As Christians, we do not have a physical temple in which to worship. Though we may call our places of worship “sanctuaries,” we don’t think of the places in which God is uniquely present. So, we might wonder where we should be “planted” if we want to flourish in life. Where do we put down our spiritual roots, so to speak, if we want to be truly and intimately connected to God?

We would rightly think of Jesus as we consider this connection. He is for us, in many ways, what the temple once was for the Jewish people. For example, Jesus is the dwelling place of God in an even more dramatic and literal sense than the temple (John 1:14). Moreover, it is through Jesus and his sacrifice that we receive God’s forgiveness, rather than through material sacrifices made in a material temple. If we want to flourish, we need to have our roots grow deeply into Jesus, so to speak.

Jesus did not use the analogy of trees and roots to describe our relationship with him. He did, however, employ a related agricultural image. In John 15, Jesus spoke of himself as the vine, with us as the branches (15:5). He promised that if we abide in him, that is, if we are deeply engaged with and connected to him, we will bear much fruit (John 15:5). He might have just as well said, “If you are deeply rooted in me, you will flourish.”

In John 15, Jesus indicated what we might do in order to abide in him. In verse 7, for example, he said, “If you abide in me and my words abide in you . . . .” One way we abide in Jesus is by having his words live within us. We do this by reading, reflecting upon, memorizing, discussing, teaching, and obeying his teachings.

Jesus also said, “As the Father has loved me, so I have loved you; abide in my love. If you keep my commandments, you will abide in my love, just as I have kept my Father’s commandments and abide in his love” (15:9-10). Jesus invites us to live in his love. We do this, in part, by keeping his commandments, by living as he taught us to live. But that’s not all. We make our home in Jesus’s love as we spend time with him in prayer, as we share life with other “branches,” and as we remember regularly his loving sacrifice for us on the cross.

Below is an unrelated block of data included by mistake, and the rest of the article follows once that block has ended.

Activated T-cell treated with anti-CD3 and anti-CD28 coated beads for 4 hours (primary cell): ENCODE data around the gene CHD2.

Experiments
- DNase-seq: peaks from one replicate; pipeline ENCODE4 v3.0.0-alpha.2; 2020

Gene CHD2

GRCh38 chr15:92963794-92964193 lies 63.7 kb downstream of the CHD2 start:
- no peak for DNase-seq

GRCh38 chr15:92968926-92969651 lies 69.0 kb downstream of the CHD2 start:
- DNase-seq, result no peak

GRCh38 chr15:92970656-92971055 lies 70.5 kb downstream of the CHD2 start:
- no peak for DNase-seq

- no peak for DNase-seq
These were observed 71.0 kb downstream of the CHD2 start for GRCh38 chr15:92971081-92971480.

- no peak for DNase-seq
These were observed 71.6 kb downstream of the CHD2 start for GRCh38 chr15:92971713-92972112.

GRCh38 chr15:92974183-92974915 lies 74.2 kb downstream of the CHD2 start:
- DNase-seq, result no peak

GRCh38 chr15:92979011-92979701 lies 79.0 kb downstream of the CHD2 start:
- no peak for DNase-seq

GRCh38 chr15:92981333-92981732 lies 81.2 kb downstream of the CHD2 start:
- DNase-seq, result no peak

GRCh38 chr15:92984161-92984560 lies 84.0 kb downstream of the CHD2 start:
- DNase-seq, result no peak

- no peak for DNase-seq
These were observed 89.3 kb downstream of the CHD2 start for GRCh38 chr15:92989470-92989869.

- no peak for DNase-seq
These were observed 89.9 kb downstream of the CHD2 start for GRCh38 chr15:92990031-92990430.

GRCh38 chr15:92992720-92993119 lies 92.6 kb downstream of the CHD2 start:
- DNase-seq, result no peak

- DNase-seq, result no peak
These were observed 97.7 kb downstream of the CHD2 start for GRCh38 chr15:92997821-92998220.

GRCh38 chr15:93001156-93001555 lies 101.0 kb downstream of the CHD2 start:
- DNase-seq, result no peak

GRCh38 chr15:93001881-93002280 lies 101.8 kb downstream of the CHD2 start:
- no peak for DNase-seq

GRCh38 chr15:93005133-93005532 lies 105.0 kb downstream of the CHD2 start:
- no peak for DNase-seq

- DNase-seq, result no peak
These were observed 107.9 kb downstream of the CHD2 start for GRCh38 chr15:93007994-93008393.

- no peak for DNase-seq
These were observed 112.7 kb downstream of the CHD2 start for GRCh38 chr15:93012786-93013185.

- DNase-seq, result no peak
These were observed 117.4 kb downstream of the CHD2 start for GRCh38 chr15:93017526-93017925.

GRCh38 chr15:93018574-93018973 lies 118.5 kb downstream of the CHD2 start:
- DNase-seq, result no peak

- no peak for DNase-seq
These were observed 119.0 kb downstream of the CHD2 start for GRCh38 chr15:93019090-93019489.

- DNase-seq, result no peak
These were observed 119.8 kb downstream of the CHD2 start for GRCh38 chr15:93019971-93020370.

So, to employ the language of Psalm 92, one way we will be like trees planted in the temple is by developing an intimate, growing relationship with Jesus. We allow his teachings to live within us and guide our lives. We allow his love to claim us, fill us, and embrace us. The more we live in the truth and love of Jesus, the more we will flourish, living fully and fruitfully.

Reflect

As you think about your life, where are you “planted”? What gives you energy? Where do you feel connected and at home?

What helps you to know Jesus better?

When in your life have you felt strongly the love of Jesus for you? What difference did this experience make?

Act

Consider memorizing a verse from John 15. Perhaps verse 5: “I am the vine, you are the branches. Those who abide in me and I in them bear much fruit, because apart from me you can do nothing.”

Pray

Gracious God, thank you for being so available to us. Thank you for the privilege we have of being “planted” in you. Thank you for all the ways your nurture us so that we might flourish.

Lord Jesus, thank you for the invitation to abide in you. Help us, Lord, as we seek to have your words live in us. May our hearts be open to dwelling in your unsurpassable love for us. Amen.


Part 6: Where are You Planted? Part 2

Scripture – Psalm 92:12-13; 1 Corinthians 3:16 (NRSV)

The righteous flourish like the palm tree,
+++and grow like a cedar in Lebanon.
They are planted in the house of the LORD;
+++they flourish in the courts of our God.

Do you not know that you are God’s temple and that God’s Spirit dwells in you?

Focus

Scripture reveals that our flourishing depends on a meaningful, committed community with other Christians. We will not serve ourselves or our fellow Christians well if we remain withdrawn from regular participation with other believers. The specific forms of our Christian relationships may vary. We may well find that digital connection actually increases the quantity and quality of our fellowship in some ways. But, no matter the details, Scripture is clear that if we wish to live fully and fruitfully, that is, to flourish, then we need to be in regular and intentional relationship with the sisters and brothers in our Christian family.

Today’s devotion is part of the series Invitation to a Flourishing Life

Devotion

In yesterday’s Life for Leaders devotion, I asked the question: Where are you planted? If you want to flourish, according to Psalm 92:12-13, you should be planted in God’s temple. As Christians, we do not have a building called “the temple,” a place where God is said to dwell. Jesus is our temple, the dwelling of God upon earth, the one through whom our sins are forgiven. Thus, if we want to flourish, we need to be deeply connected to Jesus, as a tree is joined to the ground through its roots, or as a branch “abides” in the vine.